Volumeone.com ... Matt Owens’s masterpiece, updated quarterly since 1997 or so. Extremely influential (and beautiful) site.

What is a Print? ... this Flash site for the Museum of Modern Art is one of the best we’ve ever seen: fresh, fun, and immensely usable. It was created by NYC’s The Chopping Block, who continually prove that designers can have a great time while creating wonderful user experiences.

XL5design.com ... Brian “Rustboy” Taylor’s cool, clean, pixelicious portfolio.

Yellow Lane ... art and award winning icons.

TOP ... lose your way, stranger?

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Design & Build the Web

A List Apart (ALA) is a weekly online magazine “for people who make websites.” In addition to providing a steady stream of well-written tutorials and opinion pieces, ALA is a strong voice for web standards. (For more about ALA, see the Projects section at Happy Cog.)

“Founded in 1998, The Web Standards Project (WaSP) fights for standards that reduce the cost and complexity of development while increasing the accessibility and long-term viability of any site published on the web. The WaSP works with browser companies, authoring tool makers, and the community to deliver the true power of standards to this medium.”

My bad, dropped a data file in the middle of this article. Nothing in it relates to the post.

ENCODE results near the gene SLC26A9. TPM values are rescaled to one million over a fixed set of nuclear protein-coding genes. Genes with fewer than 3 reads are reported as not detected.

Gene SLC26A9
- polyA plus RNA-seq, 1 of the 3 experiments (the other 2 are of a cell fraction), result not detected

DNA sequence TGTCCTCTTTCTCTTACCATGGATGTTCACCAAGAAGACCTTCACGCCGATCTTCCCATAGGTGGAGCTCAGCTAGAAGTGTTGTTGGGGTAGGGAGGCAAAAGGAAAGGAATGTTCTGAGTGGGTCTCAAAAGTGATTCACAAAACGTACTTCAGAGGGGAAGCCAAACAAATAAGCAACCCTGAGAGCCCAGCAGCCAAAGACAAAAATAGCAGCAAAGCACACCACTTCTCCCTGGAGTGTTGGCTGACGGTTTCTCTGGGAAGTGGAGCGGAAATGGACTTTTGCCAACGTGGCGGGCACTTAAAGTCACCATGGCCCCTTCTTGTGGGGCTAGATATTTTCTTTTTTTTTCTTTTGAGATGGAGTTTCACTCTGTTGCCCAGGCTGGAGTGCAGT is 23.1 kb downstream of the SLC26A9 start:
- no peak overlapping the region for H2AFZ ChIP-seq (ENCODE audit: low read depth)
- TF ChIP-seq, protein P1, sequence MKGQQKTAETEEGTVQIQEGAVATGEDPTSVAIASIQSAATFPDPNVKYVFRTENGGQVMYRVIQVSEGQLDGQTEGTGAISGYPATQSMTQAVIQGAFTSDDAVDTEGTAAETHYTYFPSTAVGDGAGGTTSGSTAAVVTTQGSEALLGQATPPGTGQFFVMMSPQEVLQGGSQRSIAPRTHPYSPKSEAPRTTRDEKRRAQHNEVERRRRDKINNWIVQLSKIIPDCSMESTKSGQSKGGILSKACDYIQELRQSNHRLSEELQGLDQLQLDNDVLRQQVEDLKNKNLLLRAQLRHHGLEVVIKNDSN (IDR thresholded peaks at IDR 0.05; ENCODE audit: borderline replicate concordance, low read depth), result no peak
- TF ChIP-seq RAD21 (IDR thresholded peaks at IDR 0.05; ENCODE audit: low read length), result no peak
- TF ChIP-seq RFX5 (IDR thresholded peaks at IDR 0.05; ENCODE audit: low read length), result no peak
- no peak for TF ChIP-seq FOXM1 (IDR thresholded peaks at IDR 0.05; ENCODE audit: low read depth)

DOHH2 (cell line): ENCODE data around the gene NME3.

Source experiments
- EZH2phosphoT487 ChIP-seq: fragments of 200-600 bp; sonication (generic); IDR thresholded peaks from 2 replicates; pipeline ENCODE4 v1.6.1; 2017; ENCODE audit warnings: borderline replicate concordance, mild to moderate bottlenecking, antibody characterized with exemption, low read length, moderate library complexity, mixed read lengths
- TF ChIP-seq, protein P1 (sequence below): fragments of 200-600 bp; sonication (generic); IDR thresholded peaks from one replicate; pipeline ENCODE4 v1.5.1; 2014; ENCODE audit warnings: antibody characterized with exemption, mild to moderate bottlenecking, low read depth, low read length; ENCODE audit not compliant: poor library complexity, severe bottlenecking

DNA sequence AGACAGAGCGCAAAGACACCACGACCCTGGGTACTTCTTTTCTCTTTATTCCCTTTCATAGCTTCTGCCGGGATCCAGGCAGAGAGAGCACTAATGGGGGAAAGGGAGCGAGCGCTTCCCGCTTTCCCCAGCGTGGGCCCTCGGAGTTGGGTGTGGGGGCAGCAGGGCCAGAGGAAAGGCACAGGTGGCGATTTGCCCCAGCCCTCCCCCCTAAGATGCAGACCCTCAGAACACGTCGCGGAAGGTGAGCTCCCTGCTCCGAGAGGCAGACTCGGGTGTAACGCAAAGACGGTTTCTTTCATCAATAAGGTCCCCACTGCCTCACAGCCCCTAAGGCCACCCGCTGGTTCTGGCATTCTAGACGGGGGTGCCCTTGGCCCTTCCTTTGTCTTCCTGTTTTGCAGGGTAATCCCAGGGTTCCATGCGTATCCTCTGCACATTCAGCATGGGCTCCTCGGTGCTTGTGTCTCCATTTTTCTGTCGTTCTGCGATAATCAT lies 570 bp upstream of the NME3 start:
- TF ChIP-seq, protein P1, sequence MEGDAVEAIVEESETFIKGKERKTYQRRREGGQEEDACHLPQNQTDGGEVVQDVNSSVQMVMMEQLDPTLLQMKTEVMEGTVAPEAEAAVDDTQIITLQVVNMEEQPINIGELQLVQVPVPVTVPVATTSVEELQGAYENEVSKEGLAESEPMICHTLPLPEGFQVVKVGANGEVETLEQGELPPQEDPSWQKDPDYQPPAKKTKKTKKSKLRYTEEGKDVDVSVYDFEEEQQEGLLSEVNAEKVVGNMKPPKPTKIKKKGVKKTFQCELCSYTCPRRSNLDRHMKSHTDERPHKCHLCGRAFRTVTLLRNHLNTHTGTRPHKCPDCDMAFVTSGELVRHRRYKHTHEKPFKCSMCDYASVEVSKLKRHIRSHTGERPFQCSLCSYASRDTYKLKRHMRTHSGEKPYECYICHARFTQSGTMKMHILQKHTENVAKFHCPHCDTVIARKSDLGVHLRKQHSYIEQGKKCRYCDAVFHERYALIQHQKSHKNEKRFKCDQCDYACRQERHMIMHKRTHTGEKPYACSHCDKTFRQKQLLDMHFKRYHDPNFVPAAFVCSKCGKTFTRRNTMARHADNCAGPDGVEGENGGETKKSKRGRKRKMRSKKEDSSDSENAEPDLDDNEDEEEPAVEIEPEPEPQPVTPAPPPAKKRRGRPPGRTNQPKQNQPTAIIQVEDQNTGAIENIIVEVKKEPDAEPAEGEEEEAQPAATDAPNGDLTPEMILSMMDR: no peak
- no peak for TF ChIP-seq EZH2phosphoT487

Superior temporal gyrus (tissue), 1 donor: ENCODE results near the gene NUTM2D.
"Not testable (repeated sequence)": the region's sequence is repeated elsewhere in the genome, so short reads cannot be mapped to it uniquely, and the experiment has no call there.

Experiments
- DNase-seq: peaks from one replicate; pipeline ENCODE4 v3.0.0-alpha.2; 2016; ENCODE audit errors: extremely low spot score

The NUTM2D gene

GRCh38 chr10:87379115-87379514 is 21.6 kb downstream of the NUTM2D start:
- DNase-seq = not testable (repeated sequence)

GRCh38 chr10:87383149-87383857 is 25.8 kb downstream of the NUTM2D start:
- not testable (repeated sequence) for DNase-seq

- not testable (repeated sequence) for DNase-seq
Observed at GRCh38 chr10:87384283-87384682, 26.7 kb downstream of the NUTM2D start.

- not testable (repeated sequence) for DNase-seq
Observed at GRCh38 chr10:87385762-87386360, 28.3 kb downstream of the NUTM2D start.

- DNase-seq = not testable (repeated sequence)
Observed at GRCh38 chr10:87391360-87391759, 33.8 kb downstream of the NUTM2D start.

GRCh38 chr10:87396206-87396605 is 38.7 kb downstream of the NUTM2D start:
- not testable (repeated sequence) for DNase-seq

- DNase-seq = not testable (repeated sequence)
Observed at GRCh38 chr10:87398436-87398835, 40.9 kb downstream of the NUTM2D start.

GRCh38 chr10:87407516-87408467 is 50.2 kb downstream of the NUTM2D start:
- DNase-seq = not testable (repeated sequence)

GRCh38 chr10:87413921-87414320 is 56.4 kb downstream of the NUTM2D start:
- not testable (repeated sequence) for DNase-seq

A Mailto With a Subject ... because people never stop asking about this; Webmonkey’s tutorial tells all.

Apple Internet Developer Site ... useful tutorials and info; launched in late 2000.

Babble List ... Christopher Schmitt’s excellent mailing list for designers and developers.

B2B: Median Prices for Database Projects ... industry ballpark figures.

Banner Sizes ... ugly stuff you probably need to know about; from iab.net. Then again, if the commercial web continues to fail, you may never have to know about this stuff.

Color Reference ... useful reference material on web page colors. From Webreference.com.

CSS Mini-Section

Intro & Basics

CSS Guide ... WestCiv ’s excellent intro to the ins and outs of CSS.

CSS/XHTML Style Guide of the Branch Libraries of the New York Public Library. Beginner-friendly tutorial coauthored by Carrie Bickner and Zeldman includes conversion instructions, downloadable style sheets, Dreamweaver tips, more.


CSS–Discuss ... superfine mailing list created in January 2002 by CSS experts John Allsopp and Eric Meyer and open to designers and authors at every level. It’s a ridiculously busy list, so you may wish to choose the Digest version when you subscribe.